Foreigners — especially United States citizens – are changing the face of some Mexico City neighborhoods where they have recently settled and from which they work remotely.
Large numbers of mainly young Americans have moved to the capital during the pandemic, taking advantage of flexible work arrangements that allow them to live in Mexico while earning in dollars. According to the remote worker website Nomad List, a resource for digital nomads that claims over 10,000 paid subscribers, Mexico City is No. 5 on one of its lists of the fastest-growing remote work hubs in the last five years.
In 2021, once the COVID-19 pandemic began, Nomad List says the number of its subscribers who checked in from Mexico City grew 125% and grew 65% more in 2022.
According to the site, the pandemic influenced numbers in 2020 and 2021.
“For example, places with less travel restrictions (like Mexico) have grown faster for that reason, amongst others,” it said.
Many of these foreigners who are staying temporarily in Mexico City now live in trendy, central neighborhoods such as Condesa, Roma and Juárez, where renting an apartment is out of reach of most Mexicans but comparatively cheap for Americans armed with dólares.
A Milenio newspaper report noted that the sight of U.S. citizens at businesses such as restaurants and cafes in those neighborhoods, as well as Santa María la Ribera and the historic center – all of which are in the central Cuauhtémoc borough – is now commonplace.
It also said that businesses, especially those in Condesa, are adapting in order to cater to the large number of gringos living in the local area.
Long-established barberías now have “barber shop” signs for English-speaking eyes. Restaurants have English menus, and yoga studios offer bilingual classes, Milenio said. The self-proclaimed “healthy” restaurant Mora Mora, where “clean & green bowls” and “superfood sandwiches” are on the menu; the restaurant Ojo de Agua, where fresh food and free WiFi are on offer; and the Condesa branch of the cafebrería (cafe/bookstore) El Péndulo are all popular places among Americans who left the U.S. for a variety of reasons, including high living costs and the impact of the pandemic on their social lives.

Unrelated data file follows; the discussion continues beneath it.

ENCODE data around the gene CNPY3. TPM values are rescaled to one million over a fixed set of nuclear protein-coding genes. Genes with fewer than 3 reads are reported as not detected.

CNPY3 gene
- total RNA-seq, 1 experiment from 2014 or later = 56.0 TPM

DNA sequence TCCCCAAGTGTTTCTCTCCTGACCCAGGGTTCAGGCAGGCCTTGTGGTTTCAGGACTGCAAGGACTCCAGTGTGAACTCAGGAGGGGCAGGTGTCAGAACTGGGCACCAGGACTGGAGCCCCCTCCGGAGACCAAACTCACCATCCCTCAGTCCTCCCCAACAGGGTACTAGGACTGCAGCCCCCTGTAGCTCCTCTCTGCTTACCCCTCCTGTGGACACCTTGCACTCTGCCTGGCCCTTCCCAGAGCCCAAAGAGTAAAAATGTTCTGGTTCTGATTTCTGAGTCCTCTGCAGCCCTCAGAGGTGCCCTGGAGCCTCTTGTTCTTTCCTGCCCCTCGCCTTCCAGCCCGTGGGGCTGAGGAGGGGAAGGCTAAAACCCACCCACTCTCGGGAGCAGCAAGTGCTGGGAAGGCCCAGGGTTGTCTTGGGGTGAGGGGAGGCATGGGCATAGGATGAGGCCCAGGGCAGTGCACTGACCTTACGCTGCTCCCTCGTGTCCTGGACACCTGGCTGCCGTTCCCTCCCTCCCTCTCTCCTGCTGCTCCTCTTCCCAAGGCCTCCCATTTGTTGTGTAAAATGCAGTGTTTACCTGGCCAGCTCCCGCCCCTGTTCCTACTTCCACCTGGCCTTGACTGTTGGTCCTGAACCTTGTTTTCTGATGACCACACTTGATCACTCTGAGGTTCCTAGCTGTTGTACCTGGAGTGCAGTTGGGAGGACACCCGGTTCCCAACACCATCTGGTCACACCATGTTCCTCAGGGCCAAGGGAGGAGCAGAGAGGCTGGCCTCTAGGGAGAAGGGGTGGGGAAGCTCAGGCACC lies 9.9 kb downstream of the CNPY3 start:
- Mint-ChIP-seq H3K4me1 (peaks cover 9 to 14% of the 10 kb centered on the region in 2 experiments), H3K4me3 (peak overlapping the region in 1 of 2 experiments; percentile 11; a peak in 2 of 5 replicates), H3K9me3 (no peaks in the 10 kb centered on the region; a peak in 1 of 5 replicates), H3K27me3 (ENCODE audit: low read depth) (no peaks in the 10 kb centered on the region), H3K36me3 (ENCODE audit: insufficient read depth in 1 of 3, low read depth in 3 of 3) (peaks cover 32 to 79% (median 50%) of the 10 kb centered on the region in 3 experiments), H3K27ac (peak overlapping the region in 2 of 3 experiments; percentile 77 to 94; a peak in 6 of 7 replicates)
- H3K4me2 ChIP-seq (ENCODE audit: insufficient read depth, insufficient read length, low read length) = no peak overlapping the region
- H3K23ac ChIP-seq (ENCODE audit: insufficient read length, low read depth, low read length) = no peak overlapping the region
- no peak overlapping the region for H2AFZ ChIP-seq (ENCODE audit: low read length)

An El Péndulo waiter told Milenio that at least half of all customers in recent months have been gringos. “The bad thing is that they don’t leave very good tips,” he said.
In an interview with Milenio, the president of the Mexico City branch of the Mexican Association of Real Estate Professionals said the arrival of Americans and the consequent influx of dollars has helped the rental market recover from a pandemic-induced downturn.
“They don’t have a problem paying 30,000, 40,000 or even 50,0000 pesos rent [per month],” Laura Zazueta said.
At the current exchange rate (one greenback buys about 20.5 pesos), 50,000 pesos is $2,435. That’s almost 10 times Mexico’s monthly minimum wage, which is currently set at just under 173 pesos (about US $8.50) per day.
Zazueta acknowledged that Condesa, Roma, Juárez and the historic center are the most popular neighborhoods among foreigners, although some have ventured outside the Cuauhtémoc borough “bubble” to live in places such as swanky Polanco and nearby Anzures, both of which are in the Miguel Hidalgo borough.
Americans like neighborhoods such as Condesa and Roma because of the art deco architecture and the wide variety of dining options, she said. “[Roma] is also very attractive because the movie Roma was filmed there,” Zazueta said.
The industry group president said that account managers, bankers and office employees of multinational companies are among the foreigners moving to Mexico City. “They install themselves here because it’s not at all expensive for them, due to the exchange rate,” Zazueta said.
Most foreigners living in Mexico while working remotely for foreign companies enter the country as tourists, meaning that they shouldn’t stay here uninterruptedly for longer than six months, provided they were given a 180-day permit. Getting a 180-day permit was once all but guaranteed, but many travelers have reported that they were allowed 30 or fewer days.
While Americans and other foreigners living and working in the capital inject significant quantities of money into the local economy, their presence is far from welcomed by all Mexicans.
When a visitor from Austin tweeted in February that remote working in Mexico City “is truly magical,” a storm of indignation among Mexico City residents about remote workers from the U.S. pushing locals out of their own neighborhoods ensued online, Mexico News Daily reported earlier this year in a story about a Roma sandwich business’s battle against the seemingly unstoppable forces of gentrification.
With reports from Milenio